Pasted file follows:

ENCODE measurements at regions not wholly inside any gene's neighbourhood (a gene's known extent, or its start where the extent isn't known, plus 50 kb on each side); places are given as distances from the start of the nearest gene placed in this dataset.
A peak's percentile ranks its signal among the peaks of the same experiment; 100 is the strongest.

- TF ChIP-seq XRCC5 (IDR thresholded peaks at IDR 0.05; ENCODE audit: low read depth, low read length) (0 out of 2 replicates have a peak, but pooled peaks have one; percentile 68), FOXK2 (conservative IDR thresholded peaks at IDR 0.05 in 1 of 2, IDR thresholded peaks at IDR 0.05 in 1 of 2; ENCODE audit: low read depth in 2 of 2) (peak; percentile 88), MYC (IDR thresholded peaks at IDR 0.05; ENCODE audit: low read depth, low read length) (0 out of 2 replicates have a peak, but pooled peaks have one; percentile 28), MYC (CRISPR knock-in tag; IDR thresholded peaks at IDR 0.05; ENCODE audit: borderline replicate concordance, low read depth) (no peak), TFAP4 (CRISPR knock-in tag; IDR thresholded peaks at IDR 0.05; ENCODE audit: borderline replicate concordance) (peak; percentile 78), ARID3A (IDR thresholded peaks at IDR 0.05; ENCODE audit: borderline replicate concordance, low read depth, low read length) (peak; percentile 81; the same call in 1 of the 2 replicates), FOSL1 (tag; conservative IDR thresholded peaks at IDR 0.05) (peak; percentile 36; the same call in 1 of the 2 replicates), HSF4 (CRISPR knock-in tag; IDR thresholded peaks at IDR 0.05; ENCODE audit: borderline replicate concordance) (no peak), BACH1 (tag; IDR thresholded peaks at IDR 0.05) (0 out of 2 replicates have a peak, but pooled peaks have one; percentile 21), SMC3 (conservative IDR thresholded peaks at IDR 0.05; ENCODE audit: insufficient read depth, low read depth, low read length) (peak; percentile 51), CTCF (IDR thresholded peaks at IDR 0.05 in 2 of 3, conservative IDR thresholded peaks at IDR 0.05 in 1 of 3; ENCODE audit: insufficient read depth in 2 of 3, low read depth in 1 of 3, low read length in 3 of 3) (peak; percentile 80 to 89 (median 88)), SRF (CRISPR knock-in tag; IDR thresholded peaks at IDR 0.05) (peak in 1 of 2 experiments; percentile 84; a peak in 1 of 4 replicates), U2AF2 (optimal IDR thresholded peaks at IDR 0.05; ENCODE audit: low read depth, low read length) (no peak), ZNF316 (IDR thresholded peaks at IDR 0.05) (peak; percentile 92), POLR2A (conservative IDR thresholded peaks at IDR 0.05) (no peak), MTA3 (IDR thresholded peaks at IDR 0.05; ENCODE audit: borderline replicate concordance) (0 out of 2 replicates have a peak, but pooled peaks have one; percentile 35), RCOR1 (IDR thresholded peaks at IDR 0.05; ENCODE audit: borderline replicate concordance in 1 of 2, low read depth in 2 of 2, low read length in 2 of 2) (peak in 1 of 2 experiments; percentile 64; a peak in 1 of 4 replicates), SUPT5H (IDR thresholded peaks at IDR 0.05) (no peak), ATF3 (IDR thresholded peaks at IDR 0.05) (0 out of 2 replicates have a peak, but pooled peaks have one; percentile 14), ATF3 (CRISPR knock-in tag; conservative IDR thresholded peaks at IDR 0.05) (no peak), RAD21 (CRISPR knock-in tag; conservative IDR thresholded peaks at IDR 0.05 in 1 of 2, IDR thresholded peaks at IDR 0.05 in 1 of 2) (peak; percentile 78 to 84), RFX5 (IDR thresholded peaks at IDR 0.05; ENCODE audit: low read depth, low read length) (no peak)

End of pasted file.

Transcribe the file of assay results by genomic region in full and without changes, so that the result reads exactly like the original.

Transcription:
ENCODE measurements at regions not wholly inside any gene's neighbourhood (a gene's known extent, or its start where the extent isn't known, plus 50 kb on each side); places are given as distances from the start of the nearest gene placed in this dataset.
A peak's percentile ranks its signal among the peaks of the same experiment; 100 is the strongest.

- TF ChIP-seq XRCC5 (IDR thresholded peaks at IDR 0.05; ENCODE audit: low read depth, low read length) (0 out of 2 replicates have a peak, but pooled peaks have one; percentile 68), FOXK2 (conservative IDR thresholded peaks at IDR 0.05 in 1 of 2, IDR thresholded peaks at IDR 0.05 in 1 of 2; ENCODE audit: low read depth in 2 of 2) (peak; percentile 88), MYC (IDR thresholded peaks at IDR 0.05; ENCODE audit: low read depth, low read length) (0 out of 2 replicates have a peak, but pooled peaks have one; percentile 28), MYC (CRISPR knock-in tag; IDR thresholded peaks at IDR 0.05; ENCODE audit: borderline replicate concordance, low read depth) (no peak), TFAP4 (CRISPR knock-in tag; IDR thresholded peaks at IDR 0.05; ENCODE audit: borderline replicate concordance) (peak; percentile 78), ARID3A (IDR thresholded peaks at IDR 0.05; ENCODE audit: borderline replicate concordance, low read depth, low read length) (peak; percentile 81; the same call in 1 of the 2 replicates), FOSL1 (tag; conservative IDR thresholded peaks at IDR 0.05) (peak; percentile 36; the same call in 1 of the 2 replicates), HSF4 (CRISPR knock-in tag; IDR thresholded peaks at IDR 0.05; ENCODE audit: borderline replicate concordance) (no peak), BACH1 (tag; IDR thresholded peaks at IDR 0.05) (0 out of 2 replicates have a peak, but pooled peaks have one; percentile 21), SMC3 (conservative IDR thresholded peaks at IDR 0.05; ENCODE audit: insufficient read depth, low read depth, low read length) (peak; percentile 51), CTCF (IDR thresholded peaks at IDR 0.05 in 2 of 3, conservative IDR thresholded peaks at IDR 0.05 in 1 of 3; ENCODE audit: insufficient read depth in 2 of 3, low read depth in 1 of 3, low read length in 3 of 3) (peak; percentile 80 to 89 (median 88)), SRF (CRISPR knock-in tag; IDR thresholded peaks at IDR 0.05) (peak in 1 of 2 experiments; percentile 84; a peak in 1 of 4 replicates), U2AF2 (optimal IDR thresholded peaks at IDR 0.05; ENCODE audit: low read depth, low read length) (no peak), ZNF316 (IDR thresholded peaks at IDR 0.05) (peak; percentile 92), POLR2A (conservative IDR thresholded peaks at IDR 0.05) (no peak), MTA3 (IDR thresholded peaks at IDR 0.05; ENCODE audit: borderline replicate concordance) (0 out of 2 replicates have a peak, but pooled peaks have one; percentile 35), RCOR1 (IDR thresholded peaks at IDR 0.05; ENCODE audit: borderline replicate concordance in 1 of 2, low read depth in 2 of 2, low read length in 2 of 2) (peak in 1 of 2 experiments; percentile 64; a peak in 1 of 4 replicates), SUPT5H (IDR thresholded peaks at IDR 0.05) (no peak), ATF3 (IDR thresholded peaks at IDR 0.05) (0 out of 2 replicates have a peak, but pooled peaks have one; percentile 14), ATF3 (CRISPR knock-in tag; conservative IDR thresholded peaks at IDR 0.05) (no peak), RAD21 (CRISPR knock-in tag; conservative IDR thresholded peaks at IDR 0.05 in 1 of 2, IDR thresholded peaks at IDR 0.05 in 1 of 2) (peak; percentile 78 to 84), RFX5 (IDR thresholded peaks at IDR 0.05; ENCODE audit: low read depth, low read length) (no peak)